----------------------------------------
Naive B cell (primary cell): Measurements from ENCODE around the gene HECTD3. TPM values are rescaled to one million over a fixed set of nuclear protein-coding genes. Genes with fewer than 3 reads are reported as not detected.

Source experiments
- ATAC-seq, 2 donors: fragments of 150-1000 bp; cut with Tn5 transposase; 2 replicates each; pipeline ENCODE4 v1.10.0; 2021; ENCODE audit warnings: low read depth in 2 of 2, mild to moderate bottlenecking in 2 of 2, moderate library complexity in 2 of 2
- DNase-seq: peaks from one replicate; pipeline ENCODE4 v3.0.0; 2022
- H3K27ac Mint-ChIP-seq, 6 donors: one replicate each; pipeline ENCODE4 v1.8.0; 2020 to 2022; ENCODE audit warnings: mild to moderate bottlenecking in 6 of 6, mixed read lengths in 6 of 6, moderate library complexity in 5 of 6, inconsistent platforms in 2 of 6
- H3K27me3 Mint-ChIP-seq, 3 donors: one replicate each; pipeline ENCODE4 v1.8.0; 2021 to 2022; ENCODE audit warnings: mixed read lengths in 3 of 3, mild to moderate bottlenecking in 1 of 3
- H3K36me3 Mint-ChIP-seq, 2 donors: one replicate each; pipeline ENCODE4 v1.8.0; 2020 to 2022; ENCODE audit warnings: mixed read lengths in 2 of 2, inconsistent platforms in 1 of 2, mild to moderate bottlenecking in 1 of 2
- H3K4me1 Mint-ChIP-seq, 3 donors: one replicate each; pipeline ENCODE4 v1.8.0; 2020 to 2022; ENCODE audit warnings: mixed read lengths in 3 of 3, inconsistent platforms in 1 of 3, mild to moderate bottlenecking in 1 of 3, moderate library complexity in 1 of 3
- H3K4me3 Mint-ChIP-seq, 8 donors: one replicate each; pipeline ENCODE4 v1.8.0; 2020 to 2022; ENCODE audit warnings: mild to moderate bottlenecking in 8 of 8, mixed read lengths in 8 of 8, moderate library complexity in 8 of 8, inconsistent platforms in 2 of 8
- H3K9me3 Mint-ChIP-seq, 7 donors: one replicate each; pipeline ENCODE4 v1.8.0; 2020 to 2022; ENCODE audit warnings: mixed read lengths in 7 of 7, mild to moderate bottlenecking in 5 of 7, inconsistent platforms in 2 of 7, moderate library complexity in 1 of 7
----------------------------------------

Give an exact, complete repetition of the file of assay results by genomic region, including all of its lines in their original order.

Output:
Naive B cell (primary cell): Measurements from ENCODE around the gene HECTD3. TPM values are rescaled to one million over a fixed set of nuclear protein-coding genes. Genes with fewer than 3 reads are reported as not detected.

Source experiments
- ATAC-seq, 2 donors: fragments of 150-1000 bp; cut with Tn5 transposase; 2 replicates each; pipeline ENCODE4 v1.10.0; 2021; ENCODE audit warnings: low read depth in 2 of 2, mild to moderate bottlenecking in 2 of 2, moderate library complexity in 2 of 2
- DNase-seq: peaks from one replicate; pipeline ENCODE4 v3.0.0; 2022
- H3K27ac Mint-ChIP-seq, 6 donors: one replicate each; pipeline ENCODE4 v1.8.0; 2020 to 2022; ENCODE audit warnings: mild to moderate bottlenecking in 6 of 6, mixed read lengths in 6 of 6, moderate library complexity in 5 of 6, inconsistent platforms in 2 of 6
- H3K27me3 Mint-ChIP-seq, 3 donors: one replicate each; pipeline ENCODE4 v1.8.0; 2021 to 2022; ENCODE audit warnings: mixed read lengths in 3 of 3, mild to moderate bottlenecking in 1 of 3
- H3K36me3 Mint-ChIP-seq, 2 donors: one replicate each; pipeline ENCODE4 v1.8.0; 2020 to 2022; ENCODE audit warnings: mixed read lengths in 2 of 2, inconsistent platforms in 1 of 2, mild to moderate bottlenecking in 1 of 2
- H3K4me1 Mint-ChIP-seq, 3 donors: one replicate each; pipeline ENCODE4 v1.8.0; 2020 to 2022; ENCODE audit warnings: mixed read lengths in 3 of 3, inconsistent platforms in 1 of 3, mild to moderate bottlenecking in 1 of 3, moderate library complexity in 1 of 3
- H3K4me3 Mint-ChIP-seq, 8 donors: one replicate each; pipeline ENCODE4 v1.8.0; 2020 to 2022; ENCODE audit warnings: mild to moderate bottlenecking in 8 of 8, mixed read lengths in 8 of 8, moderate library complexity in 8 of 8, inconsistent platforms in 2 of 8
- H3K9me3 Mint-ChIP-seq, 7 donors: one replicate each; pipeline ENCODE4 v1.8.0; 2020 to 2022; ENCODE audit warnings: mixed read lengths in 7 of 7, mild to moderate bottlenecking in 5 of 7, inconsistent platforms in 2 of 7, moderate library complexity in 1 of 7